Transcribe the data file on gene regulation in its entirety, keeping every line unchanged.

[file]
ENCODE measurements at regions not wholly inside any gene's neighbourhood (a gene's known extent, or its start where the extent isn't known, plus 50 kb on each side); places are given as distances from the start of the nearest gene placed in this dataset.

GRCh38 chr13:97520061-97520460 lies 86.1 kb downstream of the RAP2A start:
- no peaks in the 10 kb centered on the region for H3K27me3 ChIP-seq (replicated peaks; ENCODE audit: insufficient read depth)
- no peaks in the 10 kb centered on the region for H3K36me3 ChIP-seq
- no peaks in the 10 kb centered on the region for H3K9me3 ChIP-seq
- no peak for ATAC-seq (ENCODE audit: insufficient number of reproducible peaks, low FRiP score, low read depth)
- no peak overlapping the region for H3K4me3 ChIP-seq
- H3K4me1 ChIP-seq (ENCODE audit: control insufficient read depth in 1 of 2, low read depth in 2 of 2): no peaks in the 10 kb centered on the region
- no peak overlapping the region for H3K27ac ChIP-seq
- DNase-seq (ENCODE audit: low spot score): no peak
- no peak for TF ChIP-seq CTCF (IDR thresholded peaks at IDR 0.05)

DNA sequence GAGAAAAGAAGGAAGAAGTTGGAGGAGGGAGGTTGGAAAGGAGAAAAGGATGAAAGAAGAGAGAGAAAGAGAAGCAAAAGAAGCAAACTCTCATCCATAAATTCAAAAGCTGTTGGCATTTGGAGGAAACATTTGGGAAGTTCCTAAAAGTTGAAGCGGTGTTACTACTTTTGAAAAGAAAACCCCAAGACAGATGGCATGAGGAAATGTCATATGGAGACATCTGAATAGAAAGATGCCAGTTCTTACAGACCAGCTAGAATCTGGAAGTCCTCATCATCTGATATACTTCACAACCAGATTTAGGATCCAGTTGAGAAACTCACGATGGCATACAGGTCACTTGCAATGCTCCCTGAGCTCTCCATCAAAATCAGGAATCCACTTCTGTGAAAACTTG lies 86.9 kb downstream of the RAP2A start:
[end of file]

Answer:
ENCODE measurements at regions not wholly inside any gene's neighbourhood (a gene's known extent, or its start where the extent isn't known, plus 50 kb on each side); places are given as distances from the start of the nearest gene placed in this dataset.

GRCh38 chr13:97520061-97520460 lies 86.1 kb downstream of the RAP2A start:
- no peaks in the 10 kb centered on the region for H3K27me3 ChIP-seq (replicated peaks; ENCODE audit: insufficient read depth)
- no peaks in the 10 kb centered on the region for H3K36me3 ChIP-seq
- no peaks in the 10 kb centered on the region for H3K9me3 ChIP-seq
- no peak for ATAC-seq (ENCODE audit: insufficient number of reproducible peaks, low FRiP score, low read depth)
- no peak overlapping the region for H3K4me3 ChIP-seq
- H3K4me1 ChIP-seq (ENCODE audit: control insufficient read depth in 1 of 2, low read depth in 2 of 2): no peaks in the 10 kb centered on the region
- no peak overlapping the region for H3K27ac ChIP-seq
- DNase-seq (ENCODE audit: low spot score): no peak
- no peak for TF ChIP-seq CTCF (IDR thresholded peaks at IDR 0.05)

DNA sequence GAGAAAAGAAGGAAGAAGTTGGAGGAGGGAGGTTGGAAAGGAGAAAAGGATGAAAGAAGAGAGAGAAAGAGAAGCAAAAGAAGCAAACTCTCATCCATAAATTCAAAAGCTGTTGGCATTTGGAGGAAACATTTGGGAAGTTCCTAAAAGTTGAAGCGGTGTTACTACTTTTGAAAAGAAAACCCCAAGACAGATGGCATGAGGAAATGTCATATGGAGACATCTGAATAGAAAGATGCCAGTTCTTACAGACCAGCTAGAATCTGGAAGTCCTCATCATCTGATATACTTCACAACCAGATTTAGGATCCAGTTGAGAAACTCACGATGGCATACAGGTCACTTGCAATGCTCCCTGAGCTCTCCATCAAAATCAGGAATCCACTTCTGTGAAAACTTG lies 86.9 kb downstream of the RAP2A start: